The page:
It was a great achievement indeed and he had become the first British lightweight champion since Freddie Welsh way back in 1917, but he had defied the British Boxing Board of Control, who only recognized WBC at the time. He got to fight for the WBC title and defend the WBA title at once, in his next title fight against Ruben Navarro. Navarro was a late replacement for Mando Ramos, who withdrew two days before the fight. It was 12 February '71 when Buchanan fought Navarro at Sports Arena in Los Angeles and beat him by UD15. Navarro had opened aggressively and Buchanan went down in the first round, but the referee didn't recognize it as a valid knockdown. Navarro began to tire in the second half and Buchanan took over, like he did against Laguna. "I was slow and cold at the beginning. I turned my back on his rushes because I wasn't used to this. In England they wouldn't have allowed it. But I got warmed up and I think people appreciated good boxing:" In June that year, Buchanan forfeited the WBC title after a contractual dispute. Before that, he stopped the former world champion Carlos Hernandez of Venezuela by TKO8, in May. He once again defended his WBA title in a rematch with Laguna, 13 September that year at MSG. Buchanan bled from cuts below his eyes for a good part of the fight, but he kept his composure and took control of the fight in round 4. He almost put Laguna through the ropes in the 14th and had him in serious trouble, but the fight ended on points, this time Buchanan winning by UD. Next year, he first had a fight at 143 pounds against Canadian Al Ford and won on points. He then stopped Andries Steyn of South Africa in 3 rounds in a non-title fight at lightweight after putting him down twice in round 3 before Steyn's corner threw in the towel. It was 26 June when he fought what would remain his most famous fight and opponent: Roberto Duran. Once again, the fight was at MSG. A crowd of 18,821 came to see the two warriors fight. Duran had just turned 21 10 days before and Buchanan was a 2-1 favorite before the fight. Duran sent Buchanan down for a flash knockdown with a right hand in the first round. Duran fought dirty throughout the fight and used low blows and head butts, which were only warned by the referee once, in round 13. In that round, with Duran ahead on the scorecards, the two fighters fought at the bell, when Duran hit Buchanan below the belt. Buchanan collapsed to the canvas in pain and after he was helped up, the referee took a look at him and then stopped the fight. The official result was a TKO13 win for Duran! "Duran ussed every part of his anatomy, everything but his knee, and he would be accused of that breach of etiquette too", said Buchanan afterwards. "I had no protection from the referee tonight."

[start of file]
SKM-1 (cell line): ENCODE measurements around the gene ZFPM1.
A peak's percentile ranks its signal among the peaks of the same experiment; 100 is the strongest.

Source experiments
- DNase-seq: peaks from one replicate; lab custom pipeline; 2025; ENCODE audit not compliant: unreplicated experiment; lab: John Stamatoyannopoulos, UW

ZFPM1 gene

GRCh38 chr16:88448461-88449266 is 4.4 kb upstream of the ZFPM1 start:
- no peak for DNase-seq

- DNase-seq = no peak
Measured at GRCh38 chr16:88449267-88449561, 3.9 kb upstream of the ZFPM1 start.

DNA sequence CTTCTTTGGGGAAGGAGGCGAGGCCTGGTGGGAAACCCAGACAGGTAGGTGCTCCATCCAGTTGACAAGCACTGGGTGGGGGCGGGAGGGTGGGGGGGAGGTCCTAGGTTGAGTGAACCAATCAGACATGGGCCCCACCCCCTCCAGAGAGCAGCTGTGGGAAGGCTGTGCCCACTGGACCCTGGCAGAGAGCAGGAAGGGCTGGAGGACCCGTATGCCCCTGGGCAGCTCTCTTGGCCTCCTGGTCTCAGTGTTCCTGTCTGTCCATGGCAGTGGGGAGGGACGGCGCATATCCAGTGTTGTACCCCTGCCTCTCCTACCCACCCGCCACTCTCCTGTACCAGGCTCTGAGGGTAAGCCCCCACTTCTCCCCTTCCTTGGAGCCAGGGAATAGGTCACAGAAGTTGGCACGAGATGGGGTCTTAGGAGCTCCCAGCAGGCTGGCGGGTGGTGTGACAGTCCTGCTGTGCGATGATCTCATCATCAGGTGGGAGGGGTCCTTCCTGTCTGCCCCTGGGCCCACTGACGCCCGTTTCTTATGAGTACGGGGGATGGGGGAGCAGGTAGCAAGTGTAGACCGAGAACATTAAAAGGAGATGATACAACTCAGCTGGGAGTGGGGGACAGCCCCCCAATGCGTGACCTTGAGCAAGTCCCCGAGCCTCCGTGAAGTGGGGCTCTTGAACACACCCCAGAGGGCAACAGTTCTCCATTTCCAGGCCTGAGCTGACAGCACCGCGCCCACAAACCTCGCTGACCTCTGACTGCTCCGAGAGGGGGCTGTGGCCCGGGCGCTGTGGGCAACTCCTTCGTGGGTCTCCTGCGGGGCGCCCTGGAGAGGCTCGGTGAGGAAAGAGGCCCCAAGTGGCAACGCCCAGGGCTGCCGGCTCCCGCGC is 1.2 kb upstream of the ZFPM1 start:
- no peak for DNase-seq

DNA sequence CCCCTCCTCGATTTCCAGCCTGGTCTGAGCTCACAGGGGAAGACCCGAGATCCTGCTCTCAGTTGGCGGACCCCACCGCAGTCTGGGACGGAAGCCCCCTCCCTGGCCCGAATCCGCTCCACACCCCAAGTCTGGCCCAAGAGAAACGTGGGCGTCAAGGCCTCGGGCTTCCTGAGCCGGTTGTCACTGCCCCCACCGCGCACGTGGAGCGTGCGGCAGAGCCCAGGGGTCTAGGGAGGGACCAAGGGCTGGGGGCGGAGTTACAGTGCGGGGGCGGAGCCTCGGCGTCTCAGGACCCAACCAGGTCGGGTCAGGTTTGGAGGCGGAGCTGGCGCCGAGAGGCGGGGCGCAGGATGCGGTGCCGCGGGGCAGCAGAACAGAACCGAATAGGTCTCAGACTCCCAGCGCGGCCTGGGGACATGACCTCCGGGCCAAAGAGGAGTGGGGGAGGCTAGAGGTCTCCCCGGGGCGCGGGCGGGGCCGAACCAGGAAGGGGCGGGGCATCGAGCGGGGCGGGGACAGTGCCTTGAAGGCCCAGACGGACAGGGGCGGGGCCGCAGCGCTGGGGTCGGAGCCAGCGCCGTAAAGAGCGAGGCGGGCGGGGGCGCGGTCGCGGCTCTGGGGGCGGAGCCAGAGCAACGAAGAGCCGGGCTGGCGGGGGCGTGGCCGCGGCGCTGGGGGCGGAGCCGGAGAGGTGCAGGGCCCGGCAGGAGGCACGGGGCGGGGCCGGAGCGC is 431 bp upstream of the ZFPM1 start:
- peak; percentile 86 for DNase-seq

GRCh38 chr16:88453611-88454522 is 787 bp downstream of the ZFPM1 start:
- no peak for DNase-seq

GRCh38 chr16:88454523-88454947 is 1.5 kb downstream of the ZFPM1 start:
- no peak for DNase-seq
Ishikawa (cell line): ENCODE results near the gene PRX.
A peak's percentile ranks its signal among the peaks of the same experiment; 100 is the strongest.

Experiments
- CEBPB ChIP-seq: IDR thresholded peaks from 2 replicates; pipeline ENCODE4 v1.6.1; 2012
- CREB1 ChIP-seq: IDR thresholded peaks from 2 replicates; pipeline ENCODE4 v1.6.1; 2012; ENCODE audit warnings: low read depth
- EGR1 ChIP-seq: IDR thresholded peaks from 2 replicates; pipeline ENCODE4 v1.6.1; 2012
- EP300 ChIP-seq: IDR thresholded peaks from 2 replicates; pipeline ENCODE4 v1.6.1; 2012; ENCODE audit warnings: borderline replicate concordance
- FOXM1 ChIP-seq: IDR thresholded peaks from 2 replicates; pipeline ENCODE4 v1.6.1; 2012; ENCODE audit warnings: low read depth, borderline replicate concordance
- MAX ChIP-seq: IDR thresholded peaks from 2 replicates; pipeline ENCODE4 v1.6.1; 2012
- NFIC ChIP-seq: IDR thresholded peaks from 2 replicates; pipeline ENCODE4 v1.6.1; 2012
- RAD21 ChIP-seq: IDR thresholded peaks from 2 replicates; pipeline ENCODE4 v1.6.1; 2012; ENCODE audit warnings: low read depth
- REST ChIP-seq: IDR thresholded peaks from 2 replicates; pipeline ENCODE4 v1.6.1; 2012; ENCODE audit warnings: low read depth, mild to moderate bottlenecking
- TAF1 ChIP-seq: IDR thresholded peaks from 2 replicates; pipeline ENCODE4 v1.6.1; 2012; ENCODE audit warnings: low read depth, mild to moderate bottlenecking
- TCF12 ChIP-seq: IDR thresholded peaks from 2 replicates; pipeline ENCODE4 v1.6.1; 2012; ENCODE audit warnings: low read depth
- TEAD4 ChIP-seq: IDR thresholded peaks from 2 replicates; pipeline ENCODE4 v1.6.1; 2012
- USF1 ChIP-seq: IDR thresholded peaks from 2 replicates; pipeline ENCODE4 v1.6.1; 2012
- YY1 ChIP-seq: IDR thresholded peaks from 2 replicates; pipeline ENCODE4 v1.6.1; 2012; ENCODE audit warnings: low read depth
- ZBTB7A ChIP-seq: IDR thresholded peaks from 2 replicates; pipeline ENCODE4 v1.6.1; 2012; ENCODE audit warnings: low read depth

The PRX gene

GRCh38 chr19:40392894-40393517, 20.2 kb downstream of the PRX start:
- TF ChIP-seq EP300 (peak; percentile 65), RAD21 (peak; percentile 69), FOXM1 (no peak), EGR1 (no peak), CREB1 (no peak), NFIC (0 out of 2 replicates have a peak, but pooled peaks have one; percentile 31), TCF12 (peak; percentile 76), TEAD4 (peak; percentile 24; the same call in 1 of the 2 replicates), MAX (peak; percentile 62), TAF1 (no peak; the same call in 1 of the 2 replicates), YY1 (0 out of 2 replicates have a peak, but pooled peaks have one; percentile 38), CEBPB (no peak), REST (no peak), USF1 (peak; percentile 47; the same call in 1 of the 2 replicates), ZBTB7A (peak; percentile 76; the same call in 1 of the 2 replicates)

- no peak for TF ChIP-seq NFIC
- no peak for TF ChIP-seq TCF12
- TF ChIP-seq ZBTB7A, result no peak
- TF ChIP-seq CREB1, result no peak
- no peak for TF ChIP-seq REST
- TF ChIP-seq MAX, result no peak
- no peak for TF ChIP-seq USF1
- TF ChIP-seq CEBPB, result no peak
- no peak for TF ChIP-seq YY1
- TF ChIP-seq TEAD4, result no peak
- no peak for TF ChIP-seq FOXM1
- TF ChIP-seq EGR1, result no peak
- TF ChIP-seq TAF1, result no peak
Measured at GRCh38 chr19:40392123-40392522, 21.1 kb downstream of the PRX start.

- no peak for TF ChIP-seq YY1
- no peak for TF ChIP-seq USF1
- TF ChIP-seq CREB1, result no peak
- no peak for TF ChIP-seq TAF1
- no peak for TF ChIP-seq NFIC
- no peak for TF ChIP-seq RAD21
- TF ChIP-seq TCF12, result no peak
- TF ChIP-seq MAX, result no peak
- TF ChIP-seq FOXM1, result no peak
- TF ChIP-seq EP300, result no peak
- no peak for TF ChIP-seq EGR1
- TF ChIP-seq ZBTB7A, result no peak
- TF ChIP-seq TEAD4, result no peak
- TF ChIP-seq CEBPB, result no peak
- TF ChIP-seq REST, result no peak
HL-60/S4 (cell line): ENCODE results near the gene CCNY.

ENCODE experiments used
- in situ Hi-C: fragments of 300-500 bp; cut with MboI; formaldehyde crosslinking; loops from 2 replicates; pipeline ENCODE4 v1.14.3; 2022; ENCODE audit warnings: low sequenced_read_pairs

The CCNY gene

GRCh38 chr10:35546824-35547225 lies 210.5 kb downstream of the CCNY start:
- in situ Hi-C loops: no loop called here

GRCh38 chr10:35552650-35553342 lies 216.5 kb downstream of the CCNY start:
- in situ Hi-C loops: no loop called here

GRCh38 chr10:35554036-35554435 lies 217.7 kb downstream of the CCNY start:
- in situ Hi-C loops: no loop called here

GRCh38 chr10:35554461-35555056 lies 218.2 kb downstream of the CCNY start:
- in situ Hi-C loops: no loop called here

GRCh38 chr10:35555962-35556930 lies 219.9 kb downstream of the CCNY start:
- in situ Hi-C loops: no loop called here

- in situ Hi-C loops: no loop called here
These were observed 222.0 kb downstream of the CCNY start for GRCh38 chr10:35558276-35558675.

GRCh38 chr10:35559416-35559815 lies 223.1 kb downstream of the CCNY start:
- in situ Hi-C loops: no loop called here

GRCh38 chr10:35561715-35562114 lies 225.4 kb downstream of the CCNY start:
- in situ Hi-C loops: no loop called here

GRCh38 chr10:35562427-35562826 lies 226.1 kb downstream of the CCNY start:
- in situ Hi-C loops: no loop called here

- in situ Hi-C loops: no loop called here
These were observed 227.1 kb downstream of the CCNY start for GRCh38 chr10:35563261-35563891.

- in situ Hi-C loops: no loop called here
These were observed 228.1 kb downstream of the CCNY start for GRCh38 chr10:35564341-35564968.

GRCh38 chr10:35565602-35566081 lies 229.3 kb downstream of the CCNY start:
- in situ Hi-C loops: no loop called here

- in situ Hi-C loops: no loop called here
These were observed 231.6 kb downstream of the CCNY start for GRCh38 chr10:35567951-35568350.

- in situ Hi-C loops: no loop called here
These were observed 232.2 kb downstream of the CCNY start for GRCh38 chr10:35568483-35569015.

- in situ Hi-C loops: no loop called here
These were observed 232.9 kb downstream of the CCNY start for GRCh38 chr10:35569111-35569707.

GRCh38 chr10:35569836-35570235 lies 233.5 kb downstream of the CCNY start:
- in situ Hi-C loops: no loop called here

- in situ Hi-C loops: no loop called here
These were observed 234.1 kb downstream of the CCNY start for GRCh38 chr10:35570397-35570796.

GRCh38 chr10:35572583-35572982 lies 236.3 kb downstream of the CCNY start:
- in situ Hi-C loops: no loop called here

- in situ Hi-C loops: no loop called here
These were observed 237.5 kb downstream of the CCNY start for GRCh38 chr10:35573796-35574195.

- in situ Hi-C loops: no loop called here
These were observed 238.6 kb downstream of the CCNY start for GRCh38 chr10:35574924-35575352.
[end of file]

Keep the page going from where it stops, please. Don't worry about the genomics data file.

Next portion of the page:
Having lost his world title under the worst circumstances possible, there would be no offer for a rematch from Duran and his manager. 3 months later, Buchanan pounded an aging Carlos Ortiz into submission before Ortiz retired on his stool following the 6th round. In January '73, he beat his national rival Jim Watt by a close 2-point decision to win back the BBBofC title in Glasgow. On 1 May '74, he finally won the Euro title which had eluded him before, when he stopped the 52-2 Italian Antonio Puddu by TKO6, in Cagliari, Italy. It was a good brawl which Buchanan ended with a barrage against the ropes. After defending the title by TKO14 against Leonard Tavarez in Paris, he went to Japan to fight their own WBC champion Guts Ishimatsu, 27 February '75. Despite being favored to win, Buchanan was unable to get the best of Ishimatsu, who fought a clever fight and avoided his best punches. Buchanan had previously injured his right eye and it got swelled shut in round 6, which made it harder for him to land consistently and in the end he lost by UD15. Only the Japanese judge had it wide for Ishimatsu though. He then made his second defense of the Euro belt against Giancarlo Usai, another Italian, and stopped Usai by TKO12, once again in Cagliari, at the football stadium, 25 July. Buchanan retired suddenly after that, but came back in 1979. After winning two easy fights on points, he fought the Northern Irish Charlie Nash for the European title, curiously in Brondby, Denmark. He lost by close scores on 6 December but kept on fighting. He then knocked out Najib Daho in 7 before scoring his last victory on points against Des Gwilliam, 20 October 1980. He started campaigning as a light welterweight, but lost the eliminator for the BBBofC lww title to Steve Early on points and retired after losing 3 more fights in 1982. His record is 61 wins, 27 by ko and 8 losses, only one by ko, and a dubious one at that.